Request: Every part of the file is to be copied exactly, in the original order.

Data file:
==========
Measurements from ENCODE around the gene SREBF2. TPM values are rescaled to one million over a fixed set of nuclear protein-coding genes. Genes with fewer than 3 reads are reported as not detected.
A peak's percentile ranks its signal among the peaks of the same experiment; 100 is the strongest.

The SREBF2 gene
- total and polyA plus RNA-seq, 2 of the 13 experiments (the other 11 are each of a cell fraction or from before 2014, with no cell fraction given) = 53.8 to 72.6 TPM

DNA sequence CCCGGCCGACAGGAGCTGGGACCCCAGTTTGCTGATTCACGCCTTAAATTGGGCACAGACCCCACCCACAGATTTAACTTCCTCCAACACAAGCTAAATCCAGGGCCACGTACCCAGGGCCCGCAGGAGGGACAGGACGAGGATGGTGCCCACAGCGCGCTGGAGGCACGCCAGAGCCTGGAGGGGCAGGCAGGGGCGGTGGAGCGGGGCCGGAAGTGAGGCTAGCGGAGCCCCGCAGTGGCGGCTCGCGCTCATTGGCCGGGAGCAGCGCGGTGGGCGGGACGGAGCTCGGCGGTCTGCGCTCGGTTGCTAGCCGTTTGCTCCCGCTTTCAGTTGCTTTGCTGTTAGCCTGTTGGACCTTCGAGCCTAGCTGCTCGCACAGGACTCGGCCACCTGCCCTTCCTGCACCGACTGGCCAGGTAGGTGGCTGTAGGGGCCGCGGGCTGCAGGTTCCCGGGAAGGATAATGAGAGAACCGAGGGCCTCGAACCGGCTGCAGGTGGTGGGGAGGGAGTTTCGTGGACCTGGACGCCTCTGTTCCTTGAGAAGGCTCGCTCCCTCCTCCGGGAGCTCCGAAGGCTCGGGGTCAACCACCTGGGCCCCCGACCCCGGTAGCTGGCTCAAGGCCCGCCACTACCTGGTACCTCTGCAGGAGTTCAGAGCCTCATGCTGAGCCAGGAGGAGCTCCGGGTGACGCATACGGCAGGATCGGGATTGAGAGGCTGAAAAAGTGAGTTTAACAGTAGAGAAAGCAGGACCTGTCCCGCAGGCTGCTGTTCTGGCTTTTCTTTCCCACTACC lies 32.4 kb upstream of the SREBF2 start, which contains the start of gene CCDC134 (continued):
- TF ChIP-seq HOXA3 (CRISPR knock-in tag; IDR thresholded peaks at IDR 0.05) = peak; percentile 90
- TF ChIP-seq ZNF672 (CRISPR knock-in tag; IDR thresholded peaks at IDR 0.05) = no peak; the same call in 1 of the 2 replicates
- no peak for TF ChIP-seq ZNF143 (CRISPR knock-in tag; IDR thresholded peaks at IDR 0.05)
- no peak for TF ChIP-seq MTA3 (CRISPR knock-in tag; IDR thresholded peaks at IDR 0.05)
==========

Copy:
Measurements from ENCODE around the gene SREBF2. TPM values are rescaled to one million over a fixed set of nuclear protein-coding genes. Genes with fewer than 3 reads are reported as not detected.
A peak's percentile ranks its signal among the peaks of the same experiment; 100 is the strongest.

The SREBF2 gene
- total and polyA plus RNA-seq, 2 of the 13 experiments (the other 11 are each of a cell fraction or from before 2014, with no cell fraction given) = 53.8 to 72.6 TPM

DNA sequence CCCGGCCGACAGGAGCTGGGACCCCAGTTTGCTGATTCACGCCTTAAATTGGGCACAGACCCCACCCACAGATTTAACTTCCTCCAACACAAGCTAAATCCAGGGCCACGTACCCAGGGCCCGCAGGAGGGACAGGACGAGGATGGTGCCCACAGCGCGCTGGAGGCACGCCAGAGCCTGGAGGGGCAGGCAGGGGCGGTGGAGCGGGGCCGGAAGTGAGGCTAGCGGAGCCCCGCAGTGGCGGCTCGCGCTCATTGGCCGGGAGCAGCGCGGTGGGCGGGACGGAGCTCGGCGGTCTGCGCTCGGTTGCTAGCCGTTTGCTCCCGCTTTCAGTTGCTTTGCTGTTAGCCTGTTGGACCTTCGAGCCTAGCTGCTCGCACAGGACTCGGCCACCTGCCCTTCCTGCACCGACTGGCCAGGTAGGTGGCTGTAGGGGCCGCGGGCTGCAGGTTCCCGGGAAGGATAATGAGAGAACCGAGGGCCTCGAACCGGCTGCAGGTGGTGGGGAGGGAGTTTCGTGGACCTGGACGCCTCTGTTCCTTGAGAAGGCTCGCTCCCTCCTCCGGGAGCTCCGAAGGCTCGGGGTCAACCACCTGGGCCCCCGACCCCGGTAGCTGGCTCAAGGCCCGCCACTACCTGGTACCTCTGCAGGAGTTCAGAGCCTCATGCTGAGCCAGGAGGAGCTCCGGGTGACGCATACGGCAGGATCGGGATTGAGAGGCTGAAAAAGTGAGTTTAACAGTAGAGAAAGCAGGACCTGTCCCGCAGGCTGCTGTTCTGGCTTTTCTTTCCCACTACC lies 32.4 kb upstream of the SREBF2 start, which contains the start of gene CCDC134 (continued):
- TF ChIP-seq HOXA3 (CRISPR knock-in tag; IDR thresholded peaks at IDR 0.05) = peak; percentile 90
- TF ChIP-seq ZNF672 (CRISPR knock-in tag; IDR thresholded peaks at IDR 0.05) = no peak; the same call in 1 of the 2 replicates
- no peak for TF ChIP-seq ZNF143 (CRISPR knock-in tag; IDR thresholded peaks at IDR 0.05)
- no peak for TF ChIP-seq MTA3 (CRISPR knock-in tag; IDR thresholded peaks at IDR 0.05)